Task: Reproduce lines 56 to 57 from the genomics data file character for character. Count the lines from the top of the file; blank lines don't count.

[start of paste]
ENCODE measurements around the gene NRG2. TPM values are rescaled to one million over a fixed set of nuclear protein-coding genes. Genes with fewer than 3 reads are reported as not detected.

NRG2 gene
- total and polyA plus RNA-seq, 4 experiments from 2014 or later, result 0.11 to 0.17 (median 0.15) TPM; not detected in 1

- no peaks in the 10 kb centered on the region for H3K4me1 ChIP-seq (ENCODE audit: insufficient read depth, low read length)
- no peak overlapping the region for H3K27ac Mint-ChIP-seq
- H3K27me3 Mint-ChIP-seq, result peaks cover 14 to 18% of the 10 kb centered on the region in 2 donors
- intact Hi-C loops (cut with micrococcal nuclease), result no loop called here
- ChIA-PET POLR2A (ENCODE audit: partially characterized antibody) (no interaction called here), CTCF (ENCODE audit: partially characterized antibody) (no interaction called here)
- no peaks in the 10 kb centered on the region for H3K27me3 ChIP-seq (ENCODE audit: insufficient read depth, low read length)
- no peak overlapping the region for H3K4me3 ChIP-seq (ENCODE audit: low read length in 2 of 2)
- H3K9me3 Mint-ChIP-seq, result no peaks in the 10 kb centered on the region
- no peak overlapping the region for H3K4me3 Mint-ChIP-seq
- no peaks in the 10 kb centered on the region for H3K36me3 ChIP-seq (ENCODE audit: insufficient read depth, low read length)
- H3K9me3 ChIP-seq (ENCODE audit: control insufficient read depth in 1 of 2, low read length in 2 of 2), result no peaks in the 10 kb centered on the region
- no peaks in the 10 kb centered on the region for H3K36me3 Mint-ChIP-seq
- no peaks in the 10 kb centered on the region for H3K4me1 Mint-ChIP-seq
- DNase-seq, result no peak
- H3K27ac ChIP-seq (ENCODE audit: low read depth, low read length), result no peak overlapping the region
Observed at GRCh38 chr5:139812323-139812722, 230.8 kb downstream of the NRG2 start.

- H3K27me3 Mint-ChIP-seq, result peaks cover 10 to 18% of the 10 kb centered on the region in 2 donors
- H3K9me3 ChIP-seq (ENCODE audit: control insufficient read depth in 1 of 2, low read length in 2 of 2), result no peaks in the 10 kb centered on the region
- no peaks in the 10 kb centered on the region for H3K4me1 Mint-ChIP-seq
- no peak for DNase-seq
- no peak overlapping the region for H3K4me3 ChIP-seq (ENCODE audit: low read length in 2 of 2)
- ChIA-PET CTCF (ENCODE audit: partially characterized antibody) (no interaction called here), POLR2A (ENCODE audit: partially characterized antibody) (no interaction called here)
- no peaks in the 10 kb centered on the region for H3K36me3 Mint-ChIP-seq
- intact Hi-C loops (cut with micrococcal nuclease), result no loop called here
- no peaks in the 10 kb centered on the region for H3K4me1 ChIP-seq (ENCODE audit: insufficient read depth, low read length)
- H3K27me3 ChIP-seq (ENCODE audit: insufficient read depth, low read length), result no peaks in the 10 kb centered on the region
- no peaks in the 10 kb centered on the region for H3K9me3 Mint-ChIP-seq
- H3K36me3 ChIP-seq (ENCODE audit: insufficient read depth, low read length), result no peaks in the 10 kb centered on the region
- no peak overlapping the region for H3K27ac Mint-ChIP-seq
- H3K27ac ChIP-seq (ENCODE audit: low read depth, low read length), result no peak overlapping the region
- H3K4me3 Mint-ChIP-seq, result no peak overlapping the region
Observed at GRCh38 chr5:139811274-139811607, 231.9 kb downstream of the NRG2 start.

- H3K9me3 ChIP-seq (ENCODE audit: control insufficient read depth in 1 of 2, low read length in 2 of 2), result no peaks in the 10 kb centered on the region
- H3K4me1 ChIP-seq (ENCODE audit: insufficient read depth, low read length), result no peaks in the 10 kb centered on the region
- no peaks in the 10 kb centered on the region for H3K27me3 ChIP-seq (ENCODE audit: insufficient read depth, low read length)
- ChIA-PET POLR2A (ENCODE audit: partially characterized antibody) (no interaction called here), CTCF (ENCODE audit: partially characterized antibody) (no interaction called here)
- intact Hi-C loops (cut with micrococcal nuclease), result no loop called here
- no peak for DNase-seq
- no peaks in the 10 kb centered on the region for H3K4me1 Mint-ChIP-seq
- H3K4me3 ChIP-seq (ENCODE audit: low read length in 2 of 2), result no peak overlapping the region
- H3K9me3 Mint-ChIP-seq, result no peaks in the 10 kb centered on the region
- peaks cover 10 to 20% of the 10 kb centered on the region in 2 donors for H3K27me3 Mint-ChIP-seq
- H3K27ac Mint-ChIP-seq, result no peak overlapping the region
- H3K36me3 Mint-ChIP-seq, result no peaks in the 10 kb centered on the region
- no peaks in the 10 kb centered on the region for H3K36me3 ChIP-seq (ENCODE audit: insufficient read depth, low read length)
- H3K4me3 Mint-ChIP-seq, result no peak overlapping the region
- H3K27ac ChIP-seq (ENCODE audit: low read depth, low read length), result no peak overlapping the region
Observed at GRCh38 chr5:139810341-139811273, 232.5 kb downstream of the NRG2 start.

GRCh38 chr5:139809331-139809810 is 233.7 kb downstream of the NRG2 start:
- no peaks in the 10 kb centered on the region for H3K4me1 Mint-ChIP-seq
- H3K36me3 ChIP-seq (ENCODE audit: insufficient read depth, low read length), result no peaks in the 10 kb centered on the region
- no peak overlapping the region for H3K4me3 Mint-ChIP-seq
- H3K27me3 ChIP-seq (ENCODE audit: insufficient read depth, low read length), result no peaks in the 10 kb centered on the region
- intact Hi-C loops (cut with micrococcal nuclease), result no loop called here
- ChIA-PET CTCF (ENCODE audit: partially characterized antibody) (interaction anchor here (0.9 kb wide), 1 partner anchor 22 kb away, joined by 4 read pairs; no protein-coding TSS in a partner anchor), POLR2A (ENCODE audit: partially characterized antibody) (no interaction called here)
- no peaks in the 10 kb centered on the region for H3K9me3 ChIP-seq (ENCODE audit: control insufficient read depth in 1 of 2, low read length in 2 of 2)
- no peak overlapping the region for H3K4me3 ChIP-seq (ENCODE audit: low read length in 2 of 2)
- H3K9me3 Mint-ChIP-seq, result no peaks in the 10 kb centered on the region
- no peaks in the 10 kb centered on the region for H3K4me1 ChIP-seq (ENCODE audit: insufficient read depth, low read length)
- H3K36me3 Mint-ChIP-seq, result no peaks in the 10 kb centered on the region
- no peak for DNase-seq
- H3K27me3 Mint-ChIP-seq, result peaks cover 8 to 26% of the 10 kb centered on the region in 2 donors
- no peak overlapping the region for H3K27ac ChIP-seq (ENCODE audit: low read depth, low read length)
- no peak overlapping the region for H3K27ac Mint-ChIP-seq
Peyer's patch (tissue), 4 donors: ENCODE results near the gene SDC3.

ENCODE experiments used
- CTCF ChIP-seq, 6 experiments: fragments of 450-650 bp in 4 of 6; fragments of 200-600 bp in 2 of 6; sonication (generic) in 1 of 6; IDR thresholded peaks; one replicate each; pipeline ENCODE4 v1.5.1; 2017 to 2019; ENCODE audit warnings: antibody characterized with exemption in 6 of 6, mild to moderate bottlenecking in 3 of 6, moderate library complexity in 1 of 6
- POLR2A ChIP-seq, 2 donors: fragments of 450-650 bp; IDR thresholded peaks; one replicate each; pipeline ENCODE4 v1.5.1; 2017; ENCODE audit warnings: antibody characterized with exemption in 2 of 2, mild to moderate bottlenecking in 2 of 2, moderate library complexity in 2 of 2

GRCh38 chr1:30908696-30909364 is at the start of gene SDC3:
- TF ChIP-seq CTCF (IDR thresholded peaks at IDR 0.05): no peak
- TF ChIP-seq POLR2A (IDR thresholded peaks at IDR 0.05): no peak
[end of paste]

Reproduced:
- H3K27me3 ChIP-seq (ENCODE audit: insufficient read depth, low read length), result no peaks in the 10 kb centered on the region
- intact Hi-C loops (cut with micrococcal nuclease), result no loop called here